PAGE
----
Getting to Lake Atitlan is no easy feat. After flying into Guat City, it's another 4 hours by bus to Panajachel. Then, if your'e staying on the lake, which I recommend, it's a short (and sometimes rocky) boat ride from there. But upon reaching the docks of La Casa del Mundo in Jaibalito, and seeing the sun reflect on the lake like so, well, it's worth it tenfold.
Lake Atitlan is a stunning site. Resting under the looming volcanoes that literally rise out of the mist, find yourself at a lovely boutique hotel filled with color and culture. A gorgeous, serene patio filled with flowers and a pool where you can just be. Literally "meander" down the road into one of the small villages dotted along the lakeside where there are virtually no tourists. Just the villagers going about their daily business, weaving the incredible textiles they are known for. Dressed in their glorious, vibrant traditional clothes. They are not putting on a show for you... but for themselves.
Lago de Atitlán is one of the world's most spectacular locales. Diamond splatters dance across the water, fertile hills dot the landscape, and over everything loom the volcanoes, permeating the entire area with a mysterious beauty. You can take a boat ride around the lake. The trip takes about 2 1/2 hours and it cost $30.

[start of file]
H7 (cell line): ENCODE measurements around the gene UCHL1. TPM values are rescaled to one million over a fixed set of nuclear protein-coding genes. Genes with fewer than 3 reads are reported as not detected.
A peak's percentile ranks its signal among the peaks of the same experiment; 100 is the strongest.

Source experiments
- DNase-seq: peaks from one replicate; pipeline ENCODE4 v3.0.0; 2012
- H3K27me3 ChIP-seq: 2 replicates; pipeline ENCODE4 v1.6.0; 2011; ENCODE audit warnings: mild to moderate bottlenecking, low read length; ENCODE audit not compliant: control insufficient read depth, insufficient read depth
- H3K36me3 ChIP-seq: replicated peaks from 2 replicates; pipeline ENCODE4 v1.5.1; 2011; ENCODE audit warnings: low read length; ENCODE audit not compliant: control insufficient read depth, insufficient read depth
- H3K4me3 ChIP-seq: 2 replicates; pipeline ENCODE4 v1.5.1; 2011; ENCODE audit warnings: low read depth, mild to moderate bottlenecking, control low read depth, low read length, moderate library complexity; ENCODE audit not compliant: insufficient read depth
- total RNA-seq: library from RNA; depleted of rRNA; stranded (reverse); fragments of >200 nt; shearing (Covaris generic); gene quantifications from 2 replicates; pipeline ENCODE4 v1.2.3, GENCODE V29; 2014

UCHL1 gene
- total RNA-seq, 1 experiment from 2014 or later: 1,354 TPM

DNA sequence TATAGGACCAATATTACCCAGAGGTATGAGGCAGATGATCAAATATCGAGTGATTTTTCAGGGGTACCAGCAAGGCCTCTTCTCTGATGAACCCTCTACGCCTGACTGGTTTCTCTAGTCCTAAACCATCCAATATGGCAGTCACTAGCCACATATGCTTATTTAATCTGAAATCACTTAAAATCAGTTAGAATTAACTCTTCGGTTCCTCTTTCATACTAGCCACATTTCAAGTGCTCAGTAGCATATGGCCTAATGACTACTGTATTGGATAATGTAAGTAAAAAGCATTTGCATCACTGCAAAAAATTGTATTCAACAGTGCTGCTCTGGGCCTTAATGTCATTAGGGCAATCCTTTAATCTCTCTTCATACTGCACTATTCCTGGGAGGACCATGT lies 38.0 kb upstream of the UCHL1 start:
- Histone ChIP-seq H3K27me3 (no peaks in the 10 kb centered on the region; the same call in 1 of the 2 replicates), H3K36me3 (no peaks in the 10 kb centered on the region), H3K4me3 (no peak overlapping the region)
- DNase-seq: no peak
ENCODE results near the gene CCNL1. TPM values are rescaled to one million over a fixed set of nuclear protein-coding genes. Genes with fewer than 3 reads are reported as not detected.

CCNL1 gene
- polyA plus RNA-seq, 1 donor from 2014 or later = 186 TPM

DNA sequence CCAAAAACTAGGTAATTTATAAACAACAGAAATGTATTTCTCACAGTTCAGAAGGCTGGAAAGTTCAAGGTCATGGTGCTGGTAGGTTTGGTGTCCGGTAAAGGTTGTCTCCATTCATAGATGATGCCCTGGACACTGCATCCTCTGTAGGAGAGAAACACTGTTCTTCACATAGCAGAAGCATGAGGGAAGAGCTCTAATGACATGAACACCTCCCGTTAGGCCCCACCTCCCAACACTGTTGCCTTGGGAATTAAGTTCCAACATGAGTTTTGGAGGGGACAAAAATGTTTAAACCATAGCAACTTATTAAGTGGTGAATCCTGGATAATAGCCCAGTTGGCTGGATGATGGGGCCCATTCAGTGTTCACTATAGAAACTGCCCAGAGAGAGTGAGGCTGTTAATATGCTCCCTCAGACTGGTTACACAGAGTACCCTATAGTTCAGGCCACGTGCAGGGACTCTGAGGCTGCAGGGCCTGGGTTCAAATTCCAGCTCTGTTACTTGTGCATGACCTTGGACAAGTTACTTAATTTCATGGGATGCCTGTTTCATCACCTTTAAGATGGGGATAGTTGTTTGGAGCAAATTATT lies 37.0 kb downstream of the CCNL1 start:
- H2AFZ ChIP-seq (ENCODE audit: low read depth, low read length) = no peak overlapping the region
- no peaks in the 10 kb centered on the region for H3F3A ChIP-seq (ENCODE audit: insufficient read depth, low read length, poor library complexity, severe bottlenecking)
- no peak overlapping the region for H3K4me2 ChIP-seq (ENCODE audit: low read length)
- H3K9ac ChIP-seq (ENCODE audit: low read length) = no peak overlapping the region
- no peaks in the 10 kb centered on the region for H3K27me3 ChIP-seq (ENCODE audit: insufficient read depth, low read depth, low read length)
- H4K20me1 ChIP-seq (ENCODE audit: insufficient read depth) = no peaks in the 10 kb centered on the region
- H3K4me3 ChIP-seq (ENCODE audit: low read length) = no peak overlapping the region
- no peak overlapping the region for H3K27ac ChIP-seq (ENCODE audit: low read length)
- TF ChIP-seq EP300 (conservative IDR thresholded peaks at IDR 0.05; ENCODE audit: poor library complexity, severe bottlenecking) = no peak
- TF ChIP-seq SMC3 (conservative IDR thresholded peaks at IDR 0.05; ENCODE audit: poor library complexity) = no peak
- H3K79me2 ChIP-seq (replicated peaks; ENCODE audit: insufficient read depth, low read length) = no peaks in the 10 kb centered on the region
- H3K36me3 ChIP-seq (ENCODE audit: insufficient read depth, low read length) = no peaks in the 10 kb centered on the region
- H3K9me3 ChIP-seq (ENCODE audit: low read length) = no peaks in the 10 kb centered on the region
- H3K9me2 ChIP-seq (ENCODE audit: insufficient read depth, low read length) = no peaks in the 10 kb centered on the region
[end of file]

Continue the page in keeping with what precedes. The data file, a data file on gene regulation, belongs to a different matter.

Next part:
By AFAR Traveler
The most beautiful lake in the world?
I'm not keen on superlatives, but this one is fitting.
Lago de Atitlan in the Guatemalan Highlands.
Lake Atitlan is an endorheic lake sits in the Guatemalan Highlands and is the deepest lake in Central America. The lake changes its looks by conditions of wind and sun light. This one day in an early afternoon I was at the deck of Panajachel, one of villages around the lake, the lake showed us its calmness and vivid blue color.
Lake Atitlan is Guatemala is almost a surreal kind of place. An almost perfect climate, clear blue waters and three volcanoes make for a sublime experience. Just visit soon, the lake is filling and flooding.
While backpacking through Central America, one of my first stops was at Lake Atitlan in Guatemala, which Aldous Huxley famously referred to as "too much of a good thing." From the second you step on the cramped boat ferry, half filled with wandering gringos and half with locals buying the week's groceries, you are overcome with a sense of awe.
Stretching in the distance are the hazy purple volcanoes and lush green hills, and it is indeed way too much of a good thing. Anyone who spends time here gets sucked into an alternate universe of pure, natural beauty and serenity.
As a recent convert to outdoors activities, I was hiking from my hostel in Santa Cruz in search of a waterfall somewhere back in the hills near town. After wandering around lost for a while, I started to hear the familiar sounds of soccer, whistles, jeers, and yells.
Soccer is simply my favorite game in the world. I've found it to be a powerful connecting force between foreigners and locals while traveling. It is often referred to as "The Beautiful Game," and I could not agree more. I always seek soccer games to photograph and watch, no matter where I travel.
As I came to a clearance, I joined a local father and his two kids on this ledge, watching local teams play on an uneven field with San Pedro Volcano and Lake Atitlan in the distance.
I never found the waterfalls, but no matter. I found myself watching the beautiful game in the most beautiful place.